As quoted in Garry Kerr's book : " Craft and Craftsmen of Australian Fishing," she was said to be the last [fishingl boat to be built in Australia on the solid frame principle. Keith Wilson said: "The Donita's frames were cut out of four inch thick flitches giving an eight by four frame at l8-inch centres... we'd cut the frames out on the big band saw and chop the bevel on after with the adze." The Muir-designed fishing boats and those built at Muir's boatyard were mostly of Huon pine and all showed the same attributes as Jock's ocean-going yachts - easily handled, sea-kindly and safe: 'I approached fishing boats in the same way as I approached building yachts, incorporating what the individual owner wanted. This was most important - like being a good architect of a house." The six fishing boats built at Battery point were:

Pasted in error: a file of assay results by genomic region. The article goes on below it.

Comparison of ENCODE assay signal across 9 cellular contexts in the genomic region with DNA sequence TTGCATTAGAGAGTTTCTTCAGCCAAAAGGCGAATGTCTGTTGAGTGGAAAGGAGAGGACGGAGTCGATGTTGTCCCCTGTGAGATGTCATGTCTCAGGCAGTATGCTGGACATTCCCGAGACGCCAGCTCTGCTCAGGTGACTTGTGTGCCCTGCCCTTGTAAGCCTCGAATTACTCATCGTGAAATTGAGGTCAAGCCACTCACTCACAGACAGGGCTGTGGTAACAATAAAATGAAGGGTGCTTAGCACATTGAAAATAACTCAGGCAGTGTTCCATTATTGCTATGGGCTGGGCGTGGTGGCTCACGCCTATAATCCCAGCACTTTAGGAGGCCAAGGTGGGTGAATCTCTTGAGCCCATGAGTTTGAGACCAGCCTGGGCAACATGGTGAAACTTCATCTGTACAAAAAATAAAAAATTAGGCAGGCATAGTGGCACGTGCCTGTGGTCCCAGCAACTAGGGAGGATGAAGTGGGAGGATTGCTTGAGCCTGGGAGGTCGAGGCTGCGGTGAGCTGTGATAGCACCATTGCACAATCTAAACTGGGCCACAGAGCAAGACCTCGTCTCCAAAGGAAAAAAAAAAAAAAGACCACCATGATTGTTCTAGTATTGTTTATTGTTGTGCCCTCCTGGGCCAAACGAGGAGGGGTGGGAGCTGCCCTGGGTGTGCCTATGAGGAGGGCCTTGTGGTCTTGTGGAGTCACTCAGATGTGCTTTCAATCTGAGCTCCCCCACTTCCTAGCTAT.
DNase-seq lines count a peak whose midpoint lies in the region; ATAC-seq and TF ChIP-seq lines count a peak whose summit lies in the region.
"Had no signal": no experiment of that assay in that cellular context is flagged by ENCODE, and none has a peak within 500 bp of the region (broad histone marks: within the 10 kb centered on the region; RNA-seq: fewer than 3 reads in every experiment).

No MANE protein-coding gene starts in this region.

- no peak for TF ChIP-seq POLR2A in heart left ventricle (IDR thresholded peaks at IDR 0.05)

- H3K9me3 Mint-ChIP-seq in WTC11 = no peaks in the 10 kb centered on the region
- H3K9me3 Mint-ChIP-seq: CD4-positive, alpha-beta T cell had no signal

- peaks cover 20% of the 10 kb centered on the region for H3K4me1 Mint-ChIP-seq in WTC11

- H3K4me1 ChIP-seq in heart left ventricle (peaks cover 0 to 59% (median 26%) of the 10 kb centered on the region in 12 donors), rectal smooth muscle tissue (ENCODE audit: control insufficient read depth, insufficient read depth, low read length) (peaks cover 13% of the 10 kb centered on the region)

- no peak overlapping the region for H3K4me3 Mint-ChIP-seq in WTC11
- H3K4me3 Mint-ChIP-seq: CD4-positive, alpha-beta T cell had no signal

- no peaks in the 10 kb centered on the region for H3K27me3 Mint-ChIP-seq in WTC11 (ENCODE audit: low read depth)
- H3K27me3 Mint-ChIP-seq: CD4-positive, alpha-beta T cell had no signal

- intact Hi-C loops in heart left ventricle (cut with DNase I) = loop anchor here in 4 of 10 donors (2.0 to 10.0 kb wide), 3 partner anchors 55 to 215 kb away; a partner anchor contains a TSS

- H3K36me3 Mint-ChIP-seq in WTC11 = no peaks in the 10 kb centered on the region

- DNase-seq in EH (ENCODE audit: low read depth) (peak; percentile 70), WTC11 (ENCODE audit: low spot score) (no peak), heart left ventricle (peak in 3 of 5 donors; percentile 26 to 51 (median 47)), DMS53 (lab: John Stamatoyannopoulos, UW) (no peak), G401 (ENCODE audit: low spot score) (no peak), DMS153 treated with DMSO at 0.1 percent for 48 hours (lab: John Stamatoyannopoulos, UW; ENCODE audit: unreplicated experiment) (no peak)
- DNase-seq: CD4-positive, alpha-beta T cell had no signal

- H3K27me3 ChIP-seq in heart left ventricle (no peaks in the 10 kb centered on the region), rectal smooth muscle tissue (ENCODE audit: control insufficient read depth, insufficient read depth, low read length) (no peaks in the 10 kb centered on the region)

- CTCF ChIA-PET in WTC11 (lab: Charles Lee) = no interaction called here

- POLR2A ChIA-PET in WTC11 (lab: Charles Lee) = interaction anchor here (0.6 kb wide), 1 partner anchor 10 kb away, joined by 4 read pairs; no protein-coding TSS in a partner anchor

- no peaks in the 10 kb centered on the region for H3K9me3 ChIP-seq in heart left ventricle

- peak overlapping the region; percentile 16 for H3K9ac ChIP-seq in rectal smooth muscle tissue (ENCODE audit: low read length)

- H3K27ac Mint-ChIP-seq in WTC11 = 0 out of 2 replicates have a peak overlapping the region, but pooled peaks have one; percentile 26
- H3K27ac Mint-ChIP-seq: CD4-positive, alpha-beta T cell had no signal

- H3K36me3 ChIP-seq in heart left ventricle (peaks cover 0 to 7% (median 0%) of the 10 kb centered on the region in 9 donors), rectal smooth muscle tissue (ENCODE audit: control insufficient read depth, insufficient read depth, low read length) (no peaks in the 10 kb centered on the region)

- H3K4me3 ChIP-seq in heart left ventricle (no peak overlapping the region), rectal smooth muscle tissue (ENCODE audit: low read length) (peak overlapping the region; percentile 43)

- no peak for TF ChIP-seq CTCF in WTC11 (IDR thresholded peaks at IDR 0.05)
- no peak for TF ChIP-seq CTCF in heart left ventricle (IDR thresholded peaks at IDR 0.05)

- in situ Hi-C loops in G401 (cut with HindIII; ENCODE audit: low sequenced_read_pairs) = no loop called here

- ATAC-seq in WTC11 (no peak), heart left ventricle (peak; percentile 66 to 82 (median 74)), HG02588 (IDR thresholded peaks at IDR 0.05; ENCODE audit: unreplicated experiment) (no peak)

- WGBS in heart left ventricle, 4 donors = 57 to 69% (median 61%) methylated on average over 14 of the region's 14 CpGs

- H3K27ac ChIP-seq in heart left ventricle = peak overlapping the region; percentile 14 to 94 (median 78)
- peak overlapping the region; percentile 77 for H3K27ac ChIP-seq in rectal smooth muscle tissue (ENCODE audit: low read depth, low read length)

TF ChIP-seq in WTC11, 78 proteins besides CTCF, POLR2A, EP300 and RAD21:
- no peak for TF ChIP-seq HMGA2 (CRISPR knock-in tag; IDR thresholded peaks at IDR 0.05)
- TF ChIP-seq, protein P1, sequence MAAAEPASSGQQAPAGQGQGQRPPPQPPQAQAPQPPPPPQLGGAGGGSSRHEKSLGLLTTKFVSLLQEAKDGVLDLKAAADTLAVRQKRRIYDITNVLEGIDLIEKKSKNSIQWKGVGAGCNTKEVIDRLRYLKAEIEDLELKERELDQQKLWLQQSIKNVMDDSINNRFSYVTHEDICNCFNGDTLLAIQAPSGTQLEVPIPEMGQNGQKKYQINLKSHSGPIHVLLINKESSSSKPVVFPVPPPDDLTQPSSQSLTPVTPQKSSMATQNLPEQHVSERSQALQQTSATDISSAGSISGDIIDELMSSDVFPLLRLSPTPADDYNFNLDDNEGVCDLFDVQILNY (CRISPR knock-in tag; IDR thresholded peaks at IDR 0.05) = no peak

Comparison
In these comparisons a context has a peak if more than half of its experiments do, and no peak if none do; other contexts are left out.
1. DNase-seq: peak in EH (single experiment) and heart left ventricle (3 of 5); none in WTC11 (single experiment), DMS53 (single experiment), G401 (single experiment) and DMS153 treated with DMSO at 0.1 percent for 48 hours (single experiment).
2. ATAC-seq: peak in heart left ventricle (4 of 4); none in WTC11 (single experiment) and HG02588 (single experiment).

She was a 28-foot craft designed by Jock and built for William Dunbabin of Dunalley in the late 1940s. "I've seen her many times since near the Denison canal and she looks very good. She was built before we started splining the hull."
A 25-foot boat built for Alf Barnett of Binalong Bay in the early 1950s and a few years later the Gurynne-B, also designed by Jock and built for Mr Barnett. He has since retired and sold both the boats which are still working in Southern Tasmanian waters.
Blue Seabird (see Page 46)
This well-known 43-foot fishing boat was designed and built for Arnold White of Bicheno in 1964, and is now based in Nubeena, Tasmania.